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Thursday, October 13, 2005

Danish Study: Offshore windfarms a benign blessing

No evidence of environmental impact from offshore windfarms

COPENHAGEN, Denmark, October 12, 2005 (Refocus Weekly) Offshore windfarms do not appear to be invasive to the environment, according to research by a EU-funded program.

The program, ‘Concerted Action for Offshore Wind Energy Deployment’ (COD), is an extension of the Offshore Wind Energy group that was set up as a source of information on offshore wind energy. An earlier project finished in 2001 and received funding from the Dutch governmental agency SenterNovem until 2003, since when it has operated independently.

“We have put the latest available information on studies and research about offshore windfarms into one database,” says Ruud de Bruijne of SenterNovem. “It is too early to draw conclusions yet, as all results come from individual cases; however, there is no evidence found yet to support the theory that offshore windfarms could have an environmental impact on a short term basis.”

“What we can say is that whilst there might be some accumulative effects in the long term, from a short term point of view environmental impact is not a bottleneck for the deployment of offshore wind,” and he will present final monitoring results at Copenhagen Offshore Wind conference later this month.

COD has developed a database with 280 entries from Belgium, Denmark, Germany, Ireland, the Netherlands, Poland, Sweden and the United Kingdom, and it claims to contain all environmental assessment, baseline and monitoring studies from offshore windfarms in Europe. The information contains data on marine ecosystem (marine mammals, birds, bats, fish, soil/seabed, water/hydrology, visual landscape) and potential influencing factors which result from construction and operation of windfarms and which can affect the environment (noise/vibration, barrier and scaring effects, electromagnetism, disturbing effects of construction/maintenance traffic, sedimentation/turbidity, visual intrusion).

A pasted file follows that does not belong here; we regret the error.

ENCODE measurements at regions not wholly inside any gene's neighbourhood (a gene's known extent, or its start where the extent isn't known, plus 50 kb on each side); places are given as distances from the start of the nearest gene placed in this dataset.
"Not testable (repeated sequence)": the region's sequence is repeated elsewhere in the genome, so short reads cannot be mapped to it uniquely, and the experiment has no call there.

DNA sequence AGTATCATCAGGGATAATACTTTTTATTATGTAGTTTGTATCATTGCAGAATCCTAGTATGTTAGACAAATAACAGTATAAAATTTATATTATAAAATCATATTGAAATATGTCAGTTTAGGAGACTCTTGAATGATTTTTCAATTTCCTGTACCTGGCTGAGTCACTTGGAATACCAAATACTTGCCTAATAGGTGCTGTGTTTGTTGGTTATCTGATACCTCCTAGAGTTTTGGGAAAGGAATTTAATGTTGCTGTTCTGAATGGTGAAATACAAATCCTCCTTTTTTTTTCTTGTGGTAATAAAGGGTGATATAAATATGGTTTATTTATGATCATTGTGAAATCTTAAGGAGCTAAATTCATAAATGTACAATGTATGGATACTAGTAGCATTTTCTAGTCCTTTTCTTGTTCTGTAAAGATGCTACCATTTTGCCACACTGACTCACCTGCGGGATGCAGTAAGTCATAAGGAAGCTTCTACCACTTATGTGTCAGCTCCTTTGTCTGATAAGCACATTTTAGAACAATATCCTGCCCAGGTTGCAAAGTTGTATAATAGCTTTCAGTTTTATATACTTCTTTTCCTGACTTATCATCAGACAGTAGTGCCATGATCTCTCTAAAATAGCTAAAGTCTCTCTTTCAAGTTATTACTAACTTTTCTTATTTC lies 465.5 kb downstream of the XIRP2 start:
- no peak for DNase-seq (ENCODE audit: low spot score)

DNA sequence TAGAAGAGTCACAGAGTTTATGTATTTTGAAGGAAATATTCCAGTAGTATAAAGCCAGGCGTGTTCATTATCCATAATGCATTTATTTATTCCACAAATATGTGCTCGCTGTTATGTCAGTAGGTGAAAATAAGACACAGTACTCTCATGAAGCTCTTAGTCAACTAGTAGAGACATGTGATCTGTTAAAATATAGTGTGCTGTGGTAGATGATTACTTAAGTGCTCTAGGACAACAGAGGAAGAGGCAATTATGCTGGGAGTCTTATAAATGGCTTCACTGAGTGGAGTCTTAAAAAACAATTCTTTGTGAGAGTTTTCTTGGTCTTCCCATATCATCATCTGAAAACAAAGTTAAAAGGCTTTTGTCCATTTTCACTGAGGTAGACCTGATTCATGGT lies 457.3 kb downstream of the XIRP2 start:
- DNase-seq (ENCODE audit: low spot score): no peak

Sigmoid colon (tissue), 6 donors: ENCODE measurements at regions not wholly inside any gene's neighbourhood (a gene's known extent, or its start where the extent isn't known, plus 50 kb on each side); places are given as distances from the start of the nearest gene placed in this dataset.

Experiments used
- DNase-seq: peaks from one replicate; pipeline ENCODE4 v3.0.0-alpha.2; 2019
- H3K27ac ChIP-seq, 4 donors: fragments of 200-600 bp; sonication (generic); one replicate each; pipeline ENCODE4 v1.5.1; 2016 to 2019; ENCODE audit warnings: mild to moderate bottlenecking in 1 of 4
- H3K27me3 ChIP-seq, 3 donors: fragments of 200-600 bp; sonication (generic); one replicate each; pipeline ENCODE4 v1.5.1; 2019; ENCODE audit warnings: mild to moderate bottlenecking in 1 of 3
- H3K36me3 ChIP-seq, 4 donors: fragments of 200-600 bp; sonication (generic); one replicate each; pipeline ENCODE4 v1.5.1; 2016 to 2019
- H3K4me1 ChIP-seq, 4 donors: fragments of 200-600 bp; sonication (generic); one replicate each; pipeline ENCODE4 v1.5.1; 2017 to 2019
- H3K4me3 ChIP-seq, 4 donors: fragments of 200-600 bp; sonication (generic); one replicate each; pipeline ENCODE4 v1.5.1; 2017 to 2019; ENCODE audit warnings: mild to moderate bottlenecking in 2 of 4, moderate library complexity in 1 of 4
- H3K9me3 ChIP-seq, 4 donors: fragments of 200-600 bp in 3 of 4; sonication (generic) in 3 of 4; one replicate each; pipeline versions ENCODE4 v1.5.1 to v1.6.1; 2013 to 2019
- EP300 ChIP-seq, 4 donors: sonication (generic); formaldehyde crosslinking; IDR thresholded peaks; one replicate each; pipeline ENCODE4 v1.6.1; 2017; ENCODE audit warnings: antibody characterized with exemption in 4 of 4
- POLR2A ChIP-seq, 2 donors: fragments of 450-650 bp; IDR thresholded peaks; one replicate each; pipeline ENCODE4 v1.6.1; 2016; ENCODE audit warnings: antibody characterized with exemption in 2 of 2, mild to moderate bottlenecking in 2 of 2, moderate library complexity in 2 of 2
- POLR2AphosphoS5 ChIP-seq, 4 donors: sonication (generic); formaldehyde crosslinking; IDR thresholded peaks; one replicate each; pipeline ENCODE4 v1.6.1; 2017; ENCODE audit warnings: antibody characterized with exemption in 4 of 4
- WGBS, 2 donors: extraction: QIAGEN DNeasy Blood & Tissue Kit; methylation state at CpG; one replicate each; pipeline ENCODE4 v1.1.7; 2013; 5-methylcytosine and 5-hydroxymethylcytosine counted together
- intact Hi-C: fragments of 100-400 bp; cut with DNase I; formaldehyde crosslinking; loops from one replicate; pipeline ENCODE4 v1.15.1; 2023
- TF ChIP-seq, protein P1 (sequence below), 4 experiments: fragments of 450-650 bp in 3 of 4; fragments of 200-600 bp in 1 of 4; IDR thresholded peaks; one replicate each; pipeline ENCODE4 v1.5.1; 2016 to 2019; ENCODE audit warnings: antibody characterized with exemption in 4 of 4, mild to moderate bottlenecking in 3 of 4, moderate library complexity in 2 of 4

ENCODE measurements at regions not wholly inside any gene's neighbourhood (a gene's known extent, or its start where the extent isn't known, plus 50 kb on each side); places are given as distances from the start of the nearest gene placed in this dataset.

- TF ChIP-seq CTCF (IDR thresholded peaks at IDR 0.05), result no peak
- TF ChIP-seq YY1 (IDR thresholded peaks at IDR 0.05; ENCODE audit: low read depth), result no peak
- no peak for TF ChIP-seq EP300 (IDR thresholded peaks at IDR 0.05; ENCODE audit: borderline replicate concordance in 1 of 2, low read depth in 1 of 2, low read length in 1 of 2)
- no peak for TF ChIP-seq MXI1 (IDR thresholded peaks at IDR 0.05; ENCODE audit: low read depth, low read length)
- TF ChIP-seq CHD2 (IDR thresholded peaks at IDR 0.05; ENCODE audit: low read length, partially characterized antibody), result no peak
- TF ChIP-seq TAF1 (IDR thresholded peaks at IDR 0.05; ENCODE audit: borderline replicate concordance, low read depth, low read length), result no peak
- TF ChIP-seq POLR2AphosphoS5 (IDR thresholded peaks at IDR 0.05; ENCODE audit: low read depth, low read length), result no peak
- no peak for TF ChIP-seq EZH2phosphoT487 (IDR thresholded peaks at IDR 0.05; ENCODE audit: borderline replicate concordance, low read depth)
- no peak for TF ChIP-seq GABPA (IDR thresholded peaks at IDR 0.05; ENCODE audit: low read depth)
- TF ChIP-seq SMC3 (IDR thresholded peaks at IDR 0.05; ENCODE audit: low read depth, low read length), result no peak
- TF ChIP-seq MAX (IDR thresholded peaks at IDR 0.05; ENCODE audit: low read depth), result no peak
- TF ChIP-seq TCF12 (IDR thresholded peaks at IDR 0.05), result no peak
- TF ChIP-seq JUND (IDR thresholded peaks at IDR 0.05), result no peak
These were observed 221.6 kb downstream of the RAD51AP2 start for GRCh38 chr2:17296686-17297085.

It also examines potential environmental impacts from collision of birds/bats, changes in migration, damage of mammals hearing ability, change of habitats, changes in species abundances, changes in hydrography and sediment structures, and pollution caused by ship collisions.

“Offshore wind is a relatively new activity,” says the COD site. “Knowledge gaps on potential impacts on the marine environment and the significance of such impacts still exist.”

Developers of offshore windfarms are obliged by national authorities to undertake project-related environmental baseline surveys and monitoring studies, and to undergo Environmental Impact Assessments. COD collects this information to facilitate support “responsible deployment of offshore wind in Europe.”

The database is available in Microsoft Access.

COD is designed to accelerate deployment of offshore wind by early identification and removal of non-technical barriers in legal, administrative, policy, environmental and electrical infrastructure areas. It wants to provide a harmonized European process for deployment, environmental impact analysis, permission procedures and grid integration for offshore windfarms.

COD is steered by a committee of energy departments in the eight countries, which have 90% of the technical potential for the EU’s offshore wind. Six other sea-bound countries (Finland, France, Spain, Portugal, Italy and Greece) will be offered access to working group meetings and documents

Legal and policy Issues to be addressed include conflict between regional, national and European law, jurisdiction issues, energy labelling, conflicts of interests with other groups (oil- and gas industry, fishery, shipping lanes, nature and defence), and balance between local (consumer) and global interests. Environmental issues include birds, benthic flora and fauna, sub-sea noise, visual intrusion, coastal impacts and spatial planning, while grid infrastructure issues include the geographical distribution and time scheduling of the installed wind power, locations of onshore grid connection points, and expansion plans of national grids.

Story from ReFocus Weekly

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